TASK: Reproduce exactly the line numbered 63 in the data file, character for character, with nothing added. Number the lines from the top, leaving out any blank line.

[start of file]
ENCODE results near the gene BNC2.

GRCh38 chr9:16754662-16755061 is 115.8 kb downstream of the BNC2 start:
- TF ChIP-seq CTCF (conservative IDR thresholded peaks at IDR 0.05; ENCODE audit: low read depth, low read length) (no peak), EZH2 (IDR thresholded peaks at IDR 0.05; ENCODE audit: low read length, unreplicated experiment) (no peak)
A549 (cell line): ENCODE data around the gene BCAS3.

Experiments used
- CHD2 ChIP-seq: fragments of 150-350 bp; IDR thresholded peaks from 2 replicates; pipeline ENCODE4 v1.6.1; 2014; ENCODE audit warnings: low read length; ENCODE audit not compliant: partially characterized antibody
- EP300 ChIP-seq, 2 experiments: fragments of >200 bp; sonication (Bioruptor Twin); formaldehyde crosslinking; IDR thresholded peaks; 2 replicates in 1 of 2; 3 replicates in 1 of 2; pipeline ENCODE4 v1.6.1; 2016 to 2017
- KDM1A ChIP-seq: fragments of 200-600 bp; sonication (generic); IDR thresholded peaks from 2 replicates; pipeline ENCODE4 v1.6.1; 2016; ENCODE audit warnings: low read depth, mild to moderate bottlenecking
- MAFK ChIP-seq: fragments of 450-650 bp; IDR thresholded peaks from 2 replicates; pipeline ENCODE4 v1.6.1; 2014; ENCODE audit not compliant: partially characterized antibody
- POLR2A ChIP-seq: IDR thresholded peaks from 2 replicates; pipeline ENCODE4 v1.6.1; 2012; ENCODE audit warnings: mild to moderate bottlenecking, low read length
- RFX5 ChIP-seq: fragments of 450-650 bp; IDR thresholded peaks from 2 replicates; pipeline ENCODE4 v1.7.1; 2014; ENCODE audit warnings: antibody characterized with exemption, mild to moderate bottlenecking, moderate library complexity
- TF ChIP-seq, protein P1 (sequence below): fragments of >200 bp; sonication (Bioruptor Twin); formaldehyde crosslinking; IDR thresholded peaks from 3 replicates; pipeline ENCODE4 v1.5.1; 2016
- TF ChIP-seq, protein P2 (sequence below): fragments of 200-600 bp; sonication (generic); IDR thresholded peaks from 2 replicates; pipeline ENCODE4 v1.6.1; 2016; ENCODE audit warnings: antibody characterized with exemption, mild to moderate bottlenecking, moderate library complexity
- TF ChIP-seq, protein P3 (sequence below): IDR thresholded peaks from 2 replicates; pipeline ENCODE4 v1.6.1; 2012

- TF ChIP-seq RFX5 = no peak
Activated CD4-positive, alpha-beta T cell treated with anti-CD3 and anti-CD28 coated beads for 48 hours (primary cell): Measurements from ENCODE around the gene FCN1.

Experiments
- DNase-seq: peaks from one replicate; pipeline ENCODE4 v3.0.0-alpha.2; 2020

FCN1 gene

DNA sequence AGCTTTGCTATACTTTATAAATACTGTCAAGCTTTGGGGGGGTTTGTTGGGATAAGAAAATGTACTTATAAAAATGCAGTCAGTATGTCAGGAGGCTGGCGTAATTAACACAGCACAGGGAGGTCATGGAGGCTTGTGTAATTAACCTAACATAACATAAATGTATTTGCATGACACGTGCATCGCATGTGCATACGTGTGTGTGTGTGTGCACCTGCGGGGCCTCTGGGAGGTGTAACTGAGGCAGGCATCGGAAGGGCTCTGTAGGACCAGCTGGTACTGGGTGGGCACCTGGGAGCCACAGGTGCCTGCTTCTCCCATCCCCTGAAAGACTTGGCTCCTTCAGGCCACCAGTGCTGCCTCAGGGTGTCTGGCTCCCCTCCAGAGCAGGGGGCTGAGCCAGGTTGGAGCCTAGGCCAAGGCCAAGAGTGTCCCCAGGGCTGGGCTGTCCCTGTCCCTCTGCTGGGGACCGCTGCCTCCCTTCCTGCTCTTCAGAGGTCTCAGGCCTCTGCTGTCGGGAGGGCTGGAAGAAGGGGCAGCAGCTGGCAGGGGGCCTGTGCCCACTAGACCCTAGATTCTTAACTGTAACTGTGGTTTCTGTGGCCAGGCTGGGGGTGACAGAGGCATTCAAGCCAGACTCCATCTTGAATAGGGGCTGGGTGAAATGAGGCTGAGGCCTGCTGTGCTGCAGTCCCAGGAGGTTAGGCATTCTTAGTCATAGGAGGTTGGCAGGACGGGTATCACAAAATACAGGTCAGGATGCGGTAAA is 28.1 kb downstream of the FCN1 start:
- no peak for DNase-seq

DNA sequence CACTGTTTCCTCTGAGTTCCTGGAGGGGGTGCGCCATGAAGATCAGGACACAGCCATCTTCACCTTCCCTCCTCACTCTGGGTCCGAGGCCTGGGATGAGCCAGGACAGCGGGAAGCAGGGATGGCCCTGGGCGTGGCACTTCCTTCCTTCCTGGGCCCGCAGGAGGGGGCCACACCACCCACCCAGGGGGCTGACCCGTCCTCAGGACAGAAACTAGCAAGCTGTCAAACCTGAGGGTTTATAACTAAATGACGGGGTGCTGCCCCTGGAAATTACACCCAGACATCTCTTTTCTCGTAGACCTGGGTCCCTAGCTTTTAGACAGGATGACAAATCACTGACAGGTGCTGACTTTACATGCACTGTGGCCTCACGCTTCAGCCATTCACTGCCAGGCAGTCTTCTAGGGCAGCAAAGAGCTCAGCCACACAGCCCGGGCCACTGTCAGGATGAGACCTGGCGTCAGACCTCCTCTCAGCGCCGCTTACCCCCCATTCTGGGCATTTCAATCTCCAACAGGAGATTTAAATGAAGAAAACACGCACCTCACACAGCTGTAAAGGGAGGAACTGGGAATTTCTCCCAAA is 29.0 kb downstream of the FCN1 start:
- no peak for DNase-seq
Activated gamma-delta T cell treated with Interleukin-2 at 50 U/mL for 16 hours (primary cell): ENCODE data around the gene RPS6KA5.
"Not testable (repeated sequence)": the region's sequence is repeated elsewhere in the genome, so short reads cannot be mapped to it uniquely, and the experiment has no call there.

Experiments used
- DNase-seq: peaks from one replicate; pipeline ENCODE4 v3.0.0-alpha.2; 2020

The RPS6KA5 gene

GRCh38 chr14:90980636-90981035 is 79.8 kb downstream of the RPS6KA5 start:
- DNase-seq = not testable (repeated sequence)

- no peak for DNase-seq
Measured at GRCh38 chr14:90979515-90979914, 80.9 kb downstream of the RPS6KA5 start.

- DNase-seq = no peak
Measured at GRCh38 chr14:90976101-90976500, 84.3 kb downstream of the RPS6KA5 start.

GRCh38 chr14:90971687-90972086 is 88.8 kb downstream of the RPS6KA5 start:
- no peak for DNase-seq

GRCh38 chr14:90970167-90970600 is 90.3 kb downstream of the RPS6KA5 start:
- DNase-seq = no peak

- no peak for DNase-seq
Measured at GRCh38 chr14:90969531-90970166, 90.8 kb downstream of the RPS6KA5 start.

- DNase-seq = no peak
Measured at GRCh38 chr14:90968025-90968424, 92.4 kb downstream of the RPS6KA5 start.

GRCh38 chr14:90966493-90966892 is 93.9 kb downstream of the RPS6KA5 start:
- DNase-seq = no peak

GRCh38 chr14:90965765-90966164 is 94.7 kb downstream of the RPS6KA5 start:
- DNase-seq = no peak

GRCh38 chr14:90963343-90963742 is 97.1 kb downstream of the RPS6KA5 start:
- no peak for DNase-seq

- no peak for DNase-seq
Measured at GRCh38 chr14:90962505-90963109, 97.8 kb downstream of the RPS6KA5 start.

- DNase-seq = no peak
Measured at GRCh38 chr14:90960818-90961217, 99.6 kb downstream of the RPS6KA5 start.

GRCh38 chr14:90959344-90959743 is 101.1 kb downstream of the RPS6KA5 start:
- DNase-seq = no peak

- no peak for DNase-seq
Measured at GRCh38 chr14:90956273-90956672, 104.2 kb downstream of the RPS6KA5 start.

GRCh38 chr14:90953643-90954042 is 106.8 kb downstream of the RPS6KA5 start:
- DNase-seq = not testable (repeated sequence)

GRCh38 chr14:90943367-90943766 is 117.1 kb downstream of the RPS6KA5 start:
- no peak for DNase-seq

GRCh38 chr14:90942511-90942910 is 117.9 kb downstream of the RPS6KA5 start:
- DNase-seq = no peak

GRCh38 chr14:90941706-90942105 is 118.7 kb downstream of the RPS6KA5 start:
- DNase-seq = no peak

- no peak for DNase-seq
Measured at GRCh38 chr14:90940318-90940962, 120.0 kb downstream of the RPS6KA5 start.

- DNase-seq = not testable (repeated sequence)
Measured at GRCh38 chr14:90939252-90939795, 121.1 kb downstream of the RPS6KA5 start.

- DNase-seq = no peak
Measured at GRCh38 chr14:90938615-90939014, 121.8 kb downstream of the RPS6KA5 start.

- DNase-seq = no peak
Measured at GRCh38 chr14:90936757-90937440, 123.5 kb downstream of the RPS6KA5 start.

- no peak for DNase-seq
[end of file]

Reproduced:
GRCh38 chr14:90941706-90942105 is 118.7 kb downstream of the RPS6KA5 start: